Werther decided that the only way forward was for someone to die: either him, Charlotte, or the other guy. Because murder went against his moral code, he opted for suicide. First, he tricked Charlotte into giving him pistols, so he could say he was ‘dying by her hand.’ Then, he did such a crappy job of shooting himself that everyone had to watch him spurting blood for twelve hours.… It sounded to me as if Werther’s suicide was less an expression of a rejection-induced loss of self-worth or cognitive capacity, than a practical work-around to his ‘no murder’ rule. His self-worth had never been on the line.
Werther is like Hermann, but a hundred times more annoying. Charlotte and her sister Sophie both dodged a bullet.
6. Radames (“Aida,” Verdi, 1871)
Imperialism is a bitch, baby.
5. John Claggart (“Billy Budd,” Benjamin Britten, 1951)
Let’s see here…
- Hates the sweet, innocent Billy so much that he lies about him planning a mutiny? Check.
- Sings about destroying beauty and goodness? Check.
- Is so weak he’s killed by Billy taking a single swing at him? Check.
I still don’t quite understand how Billy Budd is able to take out Claggart with one blow. Is his skull made of balsa wood? Nevertheless, it couldn’t have happened to a nicer guy.
4. Hunding (“Die Walküre,” Wagner, 1870)
After the hell that Hunding puts Sieglinde through before and during the events of “Die Walküre,” I’m reminded of what Shakespeare’s Caesar says: “Cowards die many times before their deaths, the valiant never taste of death but once.” Siegmund’s death is valiant and devastating, most of all for Wotan. His killing of Hunding, which punctuates the end of Act II, is an afterthought. Hunding has died many times before, this is just the period at the end of his sentence.
3. Every male character (“Lulu,” Alban Berg, 1925)
With some operas on this list, it’s easy to parse out characters and see the gradations of morality and worth in their characters. I’m less inclined to offer the same patience and consideration to the men of “Lulu,” who view women as equally interchangeable and disposable. The more you fuck around, the more you find out.
2. Scarpia (“Tosca,” Giacomo Puccini, 1900)
To quote Mariel O’Connell:
ARE YOU CHOKING ON YOUR OWN BLOOD? LOOK, A WOMAN HAS KILLED YOU! This shriveled up dickweed used to scare the whole city?
1. Don Carlo (“Don Carlo,” Verdi, 1867)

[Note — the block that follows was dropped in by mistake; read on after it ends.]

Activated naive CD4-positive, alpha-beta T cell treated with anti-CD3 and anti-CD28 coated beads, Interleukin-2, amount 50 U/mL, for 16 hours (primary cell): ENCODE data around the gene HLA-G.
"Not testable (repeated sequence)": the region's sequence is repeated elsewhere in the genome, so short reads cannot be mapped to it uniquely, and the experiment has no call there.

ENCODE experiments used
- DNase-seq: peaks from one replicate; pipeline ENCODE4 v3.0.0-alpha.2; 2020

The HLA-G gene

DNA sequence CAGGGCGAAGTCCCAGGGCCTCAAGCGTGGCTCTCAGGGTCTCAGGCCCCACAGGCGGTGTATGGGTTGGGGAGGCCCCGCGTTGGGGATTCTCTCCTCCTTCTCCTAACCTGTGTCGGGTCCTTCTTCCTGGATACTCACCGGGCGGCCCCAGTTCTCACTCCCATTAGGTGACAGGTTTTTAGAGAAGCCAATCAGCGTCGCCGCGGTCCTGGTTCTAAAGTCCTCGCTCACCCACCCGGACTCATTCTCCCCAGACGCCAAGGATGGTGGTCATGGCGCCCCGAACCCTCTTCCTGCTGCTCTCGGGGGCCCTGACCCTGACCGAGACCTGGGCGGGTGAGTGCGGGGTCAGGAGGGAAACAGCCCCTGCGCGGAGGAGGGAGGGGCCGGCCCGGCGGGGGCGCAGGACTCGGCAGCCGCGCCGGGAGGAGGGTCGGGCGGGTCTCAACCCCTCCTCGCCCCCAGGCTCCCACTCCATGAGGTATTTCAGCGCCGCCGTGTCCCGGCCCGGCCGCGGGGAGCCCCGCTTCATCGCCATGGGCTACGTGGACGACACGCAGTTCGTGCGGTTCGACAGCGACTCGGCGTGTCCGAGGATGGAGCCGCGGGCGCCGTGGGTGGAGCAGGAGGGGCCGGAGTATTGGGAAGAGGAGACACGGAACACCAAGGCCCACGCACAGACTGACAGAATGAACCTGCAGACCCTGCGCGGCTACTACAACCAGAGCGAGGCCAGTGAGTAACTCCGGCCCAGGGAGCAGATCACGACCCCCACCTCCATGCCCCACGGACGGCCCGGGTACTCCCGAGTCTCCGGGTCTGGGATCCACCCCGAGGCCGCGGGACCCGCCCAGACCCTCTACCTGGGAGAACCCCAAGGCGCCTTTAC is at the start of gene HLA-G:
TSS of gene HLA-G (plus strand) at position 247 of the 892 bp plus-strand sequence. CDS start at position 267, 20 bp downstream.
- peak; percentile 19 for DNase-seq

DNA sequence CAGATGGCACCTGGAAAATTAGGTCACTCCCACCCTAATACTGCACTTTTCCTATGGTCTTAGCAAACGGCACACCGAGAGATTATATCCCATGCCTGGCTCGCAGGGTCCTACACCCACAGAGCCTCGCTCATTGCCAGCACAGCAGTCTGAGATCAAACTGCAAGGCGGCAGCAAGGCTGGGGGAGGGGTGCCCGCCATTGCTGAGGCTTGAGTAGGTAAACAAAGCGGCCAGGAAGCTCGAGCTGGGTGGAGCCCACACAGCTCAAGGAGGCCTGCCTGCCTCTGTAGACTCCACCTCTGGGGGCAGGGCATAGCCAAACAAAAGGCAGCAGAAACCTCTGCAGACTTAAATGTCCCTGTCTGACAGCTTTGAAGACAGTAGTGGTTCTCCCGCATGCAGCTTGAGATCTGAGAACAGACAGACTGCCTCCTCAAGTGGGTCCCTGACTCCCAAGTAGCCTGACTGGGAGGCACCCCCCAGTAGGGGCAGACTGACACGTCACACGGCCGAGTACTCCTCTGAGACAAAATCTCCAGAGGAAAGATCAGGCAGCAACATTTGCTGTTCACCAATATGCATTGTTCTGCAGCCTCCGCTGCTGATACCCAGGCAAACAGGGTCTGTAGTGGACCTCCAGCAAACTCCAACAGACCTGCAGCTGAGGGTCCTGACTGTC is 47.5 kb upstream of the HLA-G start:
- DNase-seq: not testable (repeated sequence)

Stay with me on this one: At the end of 2021, I saw a production of “Don Carlo” that, due to an uptick in COVID cases within the Deutsche Oper Berlin, was performed without the chorus. A few soloists took on smaller crowd scenes like the monks at Saint Just and the ladies-in-waiting to Princess Eboli, but the entire auto-da-fé scene was cut. The drama thus became much more about the private lives of the main characters versus the politics of the time.
This bit of deus-ex-Regie underscored how insufferable Carlo is as a character. A genocide is happening in your father’s name, your best friend has basically given you a point-by-point plan for how to address it and be a hero, and all you care about is that a woman to whom you were brokered as part of a political treaty is now married to your dad? I get that the whole system of divine right is questionable at best, and being a Habsburg is no walk in the park, but for fuck’s sake, Carlo, get your shit together or just get into the tomb with your dead grandfather so that I can get on with my life.
Bonus! Escamillo (“La tragédie de Carmen,” Georges Bizet & Peter Brook, 1981)
This isn’t strictly canon, but then the whole point of Peter Brook’s adaptation of “Carmen” is to defang canon. As such, with regards to Escamillo, the bull wins. In a way, this takes the burden off Carmen’s death: The subtextual message of the opera that she alone must die as a societal outsider is subverted. Escamillo’s demise instead hammers home the themes of fate and hubris as our ultimate undoings, regardless of our gender or status. ¶
Subscribers keep VAN running!
VAN is proud to be an independent classical music magazine thanks to our subscribers. For just over 10 cents a day, you can enjoy unlimited access to over 800 articles in our archives—and get new ones delivered straight to your inbox each week.
Not ready to commit to a full year?
You can test-drive VAN for one month for the price of a coffee.